Inhibitory effect of spices on formation of carcinogen in fried meatballs


Spices are commonly used as flavour enhancer and natural antioxidants in meat products. However, effect of spices on the formation of carcinogens especially heterocyclic amines (HCAs) and polycyclic aromatic hydrocarbons (PAHs) in different meat system has yet been investigated. In processed meat products, the presence and hazard of HCAs and PAHs become a major concern for both consumers and researchers. HCAs represent a class of carcinogenic compounds that were identified in meat products cooked at high temperature (Rahman, Sahar, Khan, & Nadeem, 2014).


In this study, 0.5% garlic, onion, red chilli, paprika, ginger and black pepper powder was added into beef and chicken meatballs fried at 180 °C. Formation of HCAs and PAHs was examined to evaluate the inhibitory efficiency of spices in beef and chicken meatballs. The relationship between antioxidant capacity of spices and formation of HCAs and PAHs was also investigated to understand the inhibitory mechanism.

Outcomes and Impact

All 6 spices could reduce total HCAs formation in both beef and chicken meatballs, while ginger and black pepper demonstrated the highest inhibitory efficiency. Strong negative correlation between total HCAs and antioxidants capacity including TEAC and ORAC indicated that antioxidant capacity of spices was the key indicator of inhibitory efficiency in reducing formation of total HCAs. Antioxidants in the spices may be interfered with the formation of HCAs through both hydrogen atom donation and single electron transfer to reduce or quench active radicals. However, inhibition of PAHs of spices may be only involved with electron transfer as no correlation was observed between ORAC and PAHs. In beef meatballs, PAHs was only inhibited by ginger, but garlic, onion, black pepper and ginger were all effective in reducing PAHs in chicken samples. In conclusion, adding spices in processed meat products could reduce HCAs and PAHs, and their antioxidant capacity was key indicator of their inhibitory efficiency.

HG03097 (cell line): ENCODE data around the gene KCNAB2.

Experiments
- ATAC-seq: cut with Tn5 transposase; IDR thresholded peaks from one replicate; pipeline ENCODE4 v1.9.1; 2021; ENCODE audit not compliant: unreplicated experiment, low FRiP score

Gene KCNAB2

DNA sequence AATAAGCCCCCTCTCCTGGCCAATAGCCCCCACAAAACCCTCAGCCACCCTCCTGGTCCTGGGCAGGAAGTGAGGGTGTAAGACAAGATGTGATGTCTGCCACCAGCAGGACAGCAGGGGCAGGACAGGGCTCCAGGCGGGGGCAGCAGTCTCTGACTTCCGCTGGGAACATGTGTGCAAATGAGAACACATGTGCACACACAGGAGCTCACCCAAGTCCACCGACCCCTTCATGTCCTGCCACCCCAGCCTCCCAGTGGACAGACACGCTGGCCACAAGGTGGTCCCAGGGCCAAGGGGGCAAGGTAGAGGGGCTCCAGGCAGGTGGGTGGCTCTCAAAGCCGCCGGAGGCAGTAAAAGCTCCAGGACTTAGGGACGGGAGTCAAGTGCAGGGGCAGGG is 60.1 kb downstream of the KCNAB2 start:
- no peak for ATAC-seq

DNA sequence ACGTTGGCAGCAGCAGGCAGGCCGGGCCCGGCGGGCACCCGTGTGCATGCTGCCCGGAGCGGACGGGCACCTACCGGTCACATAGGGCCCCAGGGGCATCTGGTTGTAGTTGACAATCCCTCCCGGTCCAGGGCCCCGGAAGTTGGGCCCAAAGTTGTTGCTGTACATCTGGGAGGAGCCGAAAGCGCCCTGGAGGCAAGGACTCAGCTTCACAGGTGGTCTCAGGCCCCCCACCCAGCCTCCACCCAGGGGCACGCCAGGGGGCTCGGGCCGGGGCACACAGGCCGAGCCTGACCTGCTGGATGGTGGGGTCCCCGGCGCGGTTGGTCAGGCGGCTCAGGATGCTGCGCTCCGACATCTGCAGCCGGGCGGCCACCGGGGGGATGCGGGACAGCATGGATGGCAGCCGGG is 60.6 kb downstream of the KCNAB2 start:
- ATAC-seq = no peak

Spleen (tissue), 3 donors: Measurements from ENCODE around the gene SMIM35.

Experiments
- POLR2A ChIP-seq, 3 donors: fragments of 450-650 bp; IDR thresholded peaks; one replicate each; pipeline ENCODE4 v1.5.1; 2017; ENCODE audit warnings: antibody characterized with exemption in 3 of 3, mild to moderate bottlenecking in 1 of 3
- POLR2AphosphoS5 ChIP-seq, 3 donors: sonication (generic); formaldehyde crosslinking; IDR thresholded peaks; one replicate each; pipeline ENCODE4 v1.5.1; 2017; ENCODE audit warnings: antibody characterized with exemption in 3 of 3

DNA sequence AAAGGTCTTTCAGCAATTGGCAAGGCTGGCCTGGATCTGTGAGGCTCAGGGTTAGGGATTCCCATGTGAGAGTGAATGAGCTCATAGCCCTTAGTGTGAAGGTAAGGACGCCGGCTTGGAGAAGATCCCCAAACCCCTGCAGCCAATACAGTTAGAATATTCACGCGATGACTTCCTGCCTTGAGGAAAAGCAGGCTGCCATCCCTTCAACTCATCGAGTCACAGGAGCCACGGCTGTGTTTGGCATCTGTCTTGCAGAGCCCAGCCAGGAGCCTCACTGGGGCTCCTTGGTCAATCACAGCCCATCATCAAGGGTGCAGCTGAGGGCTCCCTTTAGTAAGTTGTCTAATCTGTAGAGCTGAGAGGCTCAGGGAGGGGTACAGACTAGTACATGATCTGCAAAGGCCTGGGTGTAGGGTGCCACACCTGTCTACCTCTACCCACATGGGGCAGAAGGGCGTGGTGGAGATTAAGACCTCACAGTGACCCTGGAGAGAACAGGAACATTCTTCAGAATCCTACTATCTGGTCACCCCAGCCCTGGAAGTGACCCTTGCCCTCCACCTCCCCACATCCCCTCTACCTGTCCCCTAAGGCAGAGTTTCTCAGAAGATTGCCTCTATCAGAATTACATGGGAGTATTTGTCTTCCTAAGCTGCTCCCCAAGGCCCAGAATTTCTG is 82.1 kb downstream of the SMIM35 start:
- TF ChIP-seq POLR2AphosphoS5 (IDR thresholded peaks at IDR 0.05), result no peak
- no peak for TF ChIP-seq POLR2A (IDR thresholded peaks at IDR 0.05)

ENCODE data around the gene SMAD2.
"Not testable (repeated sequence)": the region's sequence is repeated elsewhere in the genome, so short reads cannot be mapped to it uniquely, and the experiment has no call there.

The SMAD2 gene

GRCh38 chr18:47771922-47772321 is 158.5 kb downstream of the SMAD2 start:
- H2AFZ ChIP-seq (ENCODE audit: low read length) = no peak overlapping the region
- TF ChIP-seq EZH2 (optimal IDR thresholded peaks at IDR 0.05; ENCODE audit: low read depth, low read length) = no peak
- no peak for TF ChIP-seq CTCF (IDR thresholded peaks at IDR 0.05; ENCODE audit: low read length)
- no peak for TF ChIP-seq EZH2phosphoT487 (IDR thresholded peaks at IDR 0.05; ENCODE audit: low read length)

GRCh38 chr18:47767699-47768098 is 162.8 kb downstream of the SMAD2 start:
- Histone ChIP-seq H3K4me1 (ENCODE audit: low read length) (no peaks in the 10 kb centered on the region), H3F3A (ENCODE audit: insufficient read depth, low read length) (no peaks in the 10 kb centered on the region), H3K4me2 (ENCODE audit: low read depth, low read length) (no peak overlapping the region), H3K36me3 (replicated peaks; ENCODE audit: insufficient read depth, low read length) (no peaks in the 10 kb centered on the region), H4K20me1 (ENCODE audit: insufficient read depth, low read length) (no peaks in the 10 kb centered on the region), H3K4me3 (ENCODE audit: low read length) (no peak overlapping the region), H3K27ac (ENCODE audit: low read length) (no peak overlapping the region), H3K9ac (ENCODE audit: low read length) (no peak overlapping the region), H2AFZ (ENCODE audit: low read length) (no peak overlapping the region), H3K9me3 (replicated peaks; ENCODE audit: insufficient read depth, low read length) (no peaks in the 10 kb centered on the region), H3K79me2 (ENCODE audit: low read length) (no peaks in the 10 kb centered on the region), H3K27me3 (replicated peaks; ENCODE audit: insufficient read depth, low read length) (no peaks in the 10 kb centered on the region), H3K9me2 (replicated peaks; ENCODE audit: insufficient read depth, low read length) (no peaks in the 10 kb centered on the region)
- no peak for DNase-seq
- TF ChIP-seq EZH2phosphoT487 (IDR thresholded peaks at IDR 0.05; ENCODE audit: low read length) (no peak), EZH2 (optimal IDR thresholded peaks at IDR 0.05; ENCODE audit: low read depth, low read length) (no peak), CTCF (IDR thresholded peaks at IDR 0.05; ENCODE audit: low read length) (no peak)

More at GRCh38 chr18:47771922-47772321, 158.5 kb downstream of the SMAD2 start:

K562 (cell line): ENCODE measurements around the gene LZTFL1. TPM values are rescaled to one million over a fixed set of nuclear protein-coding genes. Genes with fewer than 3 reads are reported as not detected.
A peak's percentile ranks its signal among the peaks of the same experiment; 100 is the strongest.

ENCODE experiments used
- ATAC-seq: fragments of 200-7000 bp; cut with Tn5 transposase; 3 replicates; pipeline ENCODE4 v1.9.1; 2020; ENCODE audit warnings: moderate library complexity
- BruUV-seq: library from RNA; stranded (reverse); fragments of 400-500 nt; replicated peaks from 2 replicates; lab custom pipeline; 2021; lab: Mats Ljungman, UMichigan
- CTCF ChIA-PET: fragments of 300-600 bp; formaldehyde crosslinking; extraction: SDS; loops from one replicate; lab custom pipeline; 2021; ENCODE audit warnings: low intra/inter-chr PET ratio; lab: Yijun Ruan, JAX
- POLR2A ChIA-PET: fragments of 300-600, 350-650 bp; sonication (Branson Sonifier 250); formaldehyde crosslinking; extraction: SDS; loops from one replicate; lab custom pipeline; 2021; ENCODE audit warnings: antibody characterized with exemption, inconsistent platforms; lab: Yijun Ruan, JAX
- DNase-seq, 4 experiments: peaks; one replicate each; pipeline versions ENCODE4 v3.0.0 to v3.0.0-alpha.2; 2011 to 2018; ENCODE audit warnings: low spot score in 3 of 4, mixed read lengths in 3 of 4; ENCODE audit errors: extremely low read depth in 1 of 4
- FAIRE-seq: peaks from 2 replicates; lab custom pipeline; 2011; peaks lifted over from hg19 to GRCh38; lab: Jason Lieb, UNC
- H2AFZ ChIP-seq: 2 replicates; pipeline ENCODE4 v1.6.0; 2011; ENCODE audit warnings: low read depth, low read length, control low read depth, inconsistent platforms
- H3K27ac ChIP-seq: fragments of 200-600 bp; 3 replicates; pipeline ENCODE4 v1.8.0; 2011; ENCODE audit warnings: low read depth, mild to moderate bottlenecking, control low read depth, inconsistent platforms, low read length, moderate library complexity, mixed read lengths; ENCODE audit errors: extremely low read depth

Key university staff

Dr Qiaofen Cheng– International Student Tutor, Food & Nutritional Sciences

Related Publications

Lu, F.Kuhnle, G. K. and Cheng, Q. (2018) The effect of common spices and meat type on the formation of heterocyclic amines and polycyclic aromatic hydrocarbons in deep-fried meatballs. Food Control, 92. pp. 399-411. ISSN 0956-7135